# I need an explanation for voltage drop cancellation

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I constructed a bench test circuit like this
http://img379.imageshack.us/img379/9690/motorcct0pq.png
An unloaded 3/4 hp motor is connected to the power source with a 25' length extension cord. The current draw is 8.84A. When I measure the voltage drop across the neutral conductor, it is 2.0V and since the wires are in pair, 2.0 x 2 =4V. I calculated the resistive loss in the extension cord to be 8.84A x 4.0V = 35.36 watts
Strangely, when I measure the voltage at the motor end and the source end of the extension cord, the difference is only 1V. Taking power readings at both ends, the difference is 37watts, which is consistent with my previous math. If the power lost in the wiring is 37W and the current is 8.84A, then the voltage drop should be around 4V, but somehow, the voltage drop is only 1V and 3V is getting cancelled out. The inconsistency does not happen with a resistive load.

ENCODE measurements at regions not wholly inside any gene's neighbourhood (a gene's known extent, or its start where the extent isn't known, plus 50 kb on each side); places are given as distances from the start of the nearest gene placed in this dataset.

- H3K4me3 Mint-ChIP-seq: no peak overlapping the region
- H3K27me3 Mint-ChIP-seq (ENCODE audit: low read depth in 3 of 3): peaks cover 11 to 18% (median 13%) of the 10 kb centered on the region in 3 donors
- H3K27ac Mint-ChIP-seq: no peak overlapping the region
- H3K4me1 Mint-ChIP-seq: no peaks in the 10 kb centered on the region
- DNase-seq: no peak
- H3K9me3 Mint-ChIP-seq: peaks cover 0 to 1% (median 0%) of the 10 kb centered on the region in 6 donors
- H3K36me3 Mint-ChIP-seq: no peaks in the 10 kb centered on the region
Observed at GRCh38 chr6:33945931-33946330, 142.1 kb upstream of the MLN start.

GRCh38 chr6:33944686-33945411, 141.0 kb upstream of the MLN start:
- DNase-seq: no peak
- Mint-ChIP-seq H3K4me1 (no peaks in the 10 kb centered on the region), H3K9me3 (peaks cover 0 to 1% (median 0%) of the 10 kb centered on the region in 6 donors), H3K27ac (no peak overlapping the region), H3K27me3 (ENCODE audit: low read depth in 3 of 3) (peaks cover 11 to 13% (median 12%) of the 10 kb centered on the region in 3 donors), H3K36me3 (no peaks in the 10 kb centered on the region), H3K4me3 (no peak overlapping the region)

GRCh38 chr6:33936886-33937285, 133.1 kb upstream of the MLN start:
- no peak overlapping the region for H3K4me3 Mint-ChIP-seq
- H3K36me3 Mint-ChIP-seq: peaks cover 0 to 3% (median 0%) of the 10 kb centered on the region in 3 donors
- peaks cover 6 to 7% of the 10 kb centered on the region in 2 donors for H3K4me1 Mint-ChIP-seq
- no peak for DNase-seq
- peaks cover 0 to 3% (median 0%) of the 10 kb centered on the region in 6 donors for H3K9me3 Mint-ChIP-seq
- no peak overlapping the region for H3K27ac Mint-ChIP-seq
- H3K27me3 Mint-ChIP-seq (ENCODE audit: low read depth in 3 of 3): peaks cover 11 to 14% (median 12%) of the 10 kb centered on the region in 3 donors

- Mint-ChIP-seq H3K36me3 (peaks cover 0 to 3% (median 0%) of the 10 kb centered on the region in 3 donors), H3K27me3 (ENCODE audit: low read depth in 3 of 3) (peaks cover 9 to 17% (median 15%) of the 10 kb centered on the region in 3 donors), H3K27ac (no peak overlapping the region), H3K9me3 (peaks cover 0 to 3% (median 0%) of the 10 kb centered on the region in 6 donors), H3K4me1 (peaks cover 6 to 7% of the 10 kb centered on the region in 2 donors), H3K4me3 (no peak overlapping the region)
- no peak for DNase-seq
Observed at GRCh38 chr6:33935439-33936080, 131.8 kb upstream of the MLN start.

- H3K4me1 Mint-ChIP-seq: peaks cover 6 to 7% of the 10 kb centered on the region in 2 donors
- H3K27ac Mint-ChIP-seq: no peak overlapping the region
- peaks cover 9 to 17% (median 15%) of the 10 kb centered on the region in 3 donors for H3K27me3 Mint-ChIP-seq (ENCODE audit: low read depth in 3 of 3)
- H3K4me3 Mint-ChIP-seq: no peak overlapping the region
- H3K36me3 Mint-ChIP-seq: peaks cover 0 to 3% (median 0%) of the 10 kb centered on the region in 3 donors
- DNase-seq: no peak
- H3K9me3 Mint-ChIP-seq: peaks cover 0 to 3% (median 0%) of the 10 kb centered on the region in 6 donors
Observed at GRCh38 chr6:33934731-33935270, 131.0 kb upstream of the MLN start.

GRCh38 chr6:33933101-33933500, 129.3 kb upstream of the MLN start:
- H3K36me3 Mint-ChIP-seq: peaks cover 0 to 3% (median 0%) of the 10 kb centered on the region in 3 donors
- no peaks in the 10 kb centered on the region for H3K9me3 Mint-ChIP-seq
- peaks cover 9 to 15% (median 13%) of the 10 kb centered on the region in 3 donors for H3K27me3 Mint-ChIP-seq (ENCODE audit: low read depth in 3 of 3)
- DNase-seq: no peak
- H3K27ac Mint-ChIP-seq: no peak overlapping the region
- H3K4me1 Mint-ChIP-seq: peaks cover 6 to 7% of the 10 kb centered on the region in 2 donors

Explanation?
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1. There should not be any 'voltage drop cancellation'. If everything (source voltage, current draw, connection resistances, etc.) is steady, the measurements you have taken should all jive the way you seem to be expecting them to.
2. The voltage drop of 2V along the neutral sounds a little severe for 8A on a 25' cord. If there is actually a poor connection resistance contributing significantly to the 2V measurement, the 2V may change a lot if the cord is moved / touched.
3. The source voltage may vary by a few volts. Perhaps when you read 121V at the motor, the source was around 125V? Perhaps when you read 122V at the source, the motor voltage was down around 118V?
4. Redo the measurements for confirmation? Make sure the motor is running steady state when you measure. Seeing something funny going on, I would go ahead and measure the voltage drop of the hot conductor, 'just because'.